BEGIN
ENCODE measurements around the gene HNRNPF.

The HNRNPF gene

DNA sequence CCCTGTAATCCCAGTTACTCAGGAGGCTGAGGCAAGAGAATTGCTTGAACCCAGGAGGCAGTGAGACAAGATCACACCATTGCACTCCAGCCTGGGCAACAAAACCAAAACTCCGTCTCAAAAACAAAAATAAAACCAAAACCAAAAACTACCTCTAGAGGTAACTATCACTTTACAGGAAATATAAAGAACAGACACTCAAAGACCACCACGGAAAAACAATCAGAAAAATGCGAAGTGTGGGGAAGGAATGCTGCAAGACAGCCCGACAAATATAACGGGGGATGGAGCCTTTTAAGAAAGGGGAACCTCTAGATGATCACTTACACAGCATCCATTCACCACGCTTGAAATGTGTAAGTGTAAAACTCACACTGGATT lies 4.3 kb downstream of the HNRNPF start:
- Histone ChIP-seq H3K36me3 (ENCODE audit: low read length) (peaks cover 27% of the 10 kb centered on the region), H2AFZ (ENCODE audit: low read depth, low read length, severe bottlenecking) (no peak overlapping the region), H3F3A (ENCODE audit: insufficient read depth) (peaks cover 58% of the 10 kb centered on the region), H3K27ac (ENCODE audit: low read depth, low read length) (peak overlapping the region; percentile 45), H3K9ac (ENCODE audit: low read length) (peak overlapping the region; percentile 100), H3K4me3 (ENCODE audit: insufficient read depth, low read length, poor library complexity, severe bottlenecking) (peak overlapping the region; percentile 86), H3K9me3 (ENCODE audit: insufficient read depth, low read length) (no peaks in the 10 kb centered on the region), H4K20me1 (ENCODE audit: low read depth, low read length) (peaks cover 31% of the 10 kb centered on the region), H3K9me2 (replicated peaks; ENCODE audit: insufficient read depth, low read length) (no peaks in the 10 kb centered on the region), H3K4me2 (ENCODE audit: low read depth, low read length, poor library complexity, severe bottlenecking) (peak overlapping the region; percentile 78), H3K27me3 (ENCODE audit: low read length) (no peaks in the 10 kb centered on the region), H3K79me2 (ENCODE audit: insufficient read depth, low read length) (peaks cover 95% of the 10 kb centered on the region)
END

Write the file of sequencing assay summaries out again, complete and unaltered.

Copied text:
ENCODE measurements around the gene HNRNPF.

The HNRNPF gene

DNA sequence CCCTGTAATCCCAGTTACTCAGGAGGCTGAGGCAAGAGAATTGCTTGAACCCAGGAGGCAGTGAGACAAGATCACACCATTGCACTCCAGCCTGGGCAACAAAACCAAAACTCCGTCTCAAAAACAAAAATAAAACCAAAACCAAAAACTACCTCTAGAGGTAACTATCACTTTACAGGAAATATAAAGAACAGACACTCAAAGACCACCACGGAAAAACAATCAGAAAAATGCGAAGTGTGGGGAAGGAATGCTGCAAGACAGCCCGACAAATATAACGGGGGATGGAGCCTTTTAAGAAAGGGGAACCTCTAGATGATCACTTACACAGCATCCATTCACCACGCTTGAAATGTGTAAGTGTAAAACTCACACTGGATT lies 4.3 kb downstream of the HNRNPF start:
- Histone ChIP-seq H3K36me3 (ENCODE audit: low read length) (peaks cover 27% of the 10 kb centered on the region), H2AFZ (ENCODE audit: low read depth, low read length, severe bottlenecking) (no peak overlapping the region), H3F3A (ENCODE audit: insufficient read depth) (peaks cover 58% of the 10 kb centered on the region), H3K27ac (ENCODE audit: low read depth, low read length) (peak overlapping the region; percentile 45), H3K9ac (ENCODE audit: low read length) (peak overlapping the region; percentile 100), H3K4me3 (ENCODE audit: insufficient read depth, low read length, poor library complexity, severe bottlenecking) (peak overlapping the region; percentile 86), H3K9me3 (ENCODE audit: insufficient read depth, low read length) (no peaks in the 10 kb centered on the region), H4K20me1 (ENCODE audit: low read depth, low read length) (peaks cover 31% of the 10 kb centered on the region), H3K9me2 (replicated peaks; ENCODE audit: insufficient read depth, low read length) (no peaks in the 10 kb centered on the region), H3K4me2 (ENCODE audit: low read depth, low read length, poor library complexity, severe bottlenecking) (peak overlapping the region; percentile 78), H3K27me3 (ENCODE audit: low read length) (no peaks in the 10 kb centered on the region), H3K79me2 (ENCODE audit: insufficient read depth, low read length) (peaks cover 95% of the 10 kb centered on the region)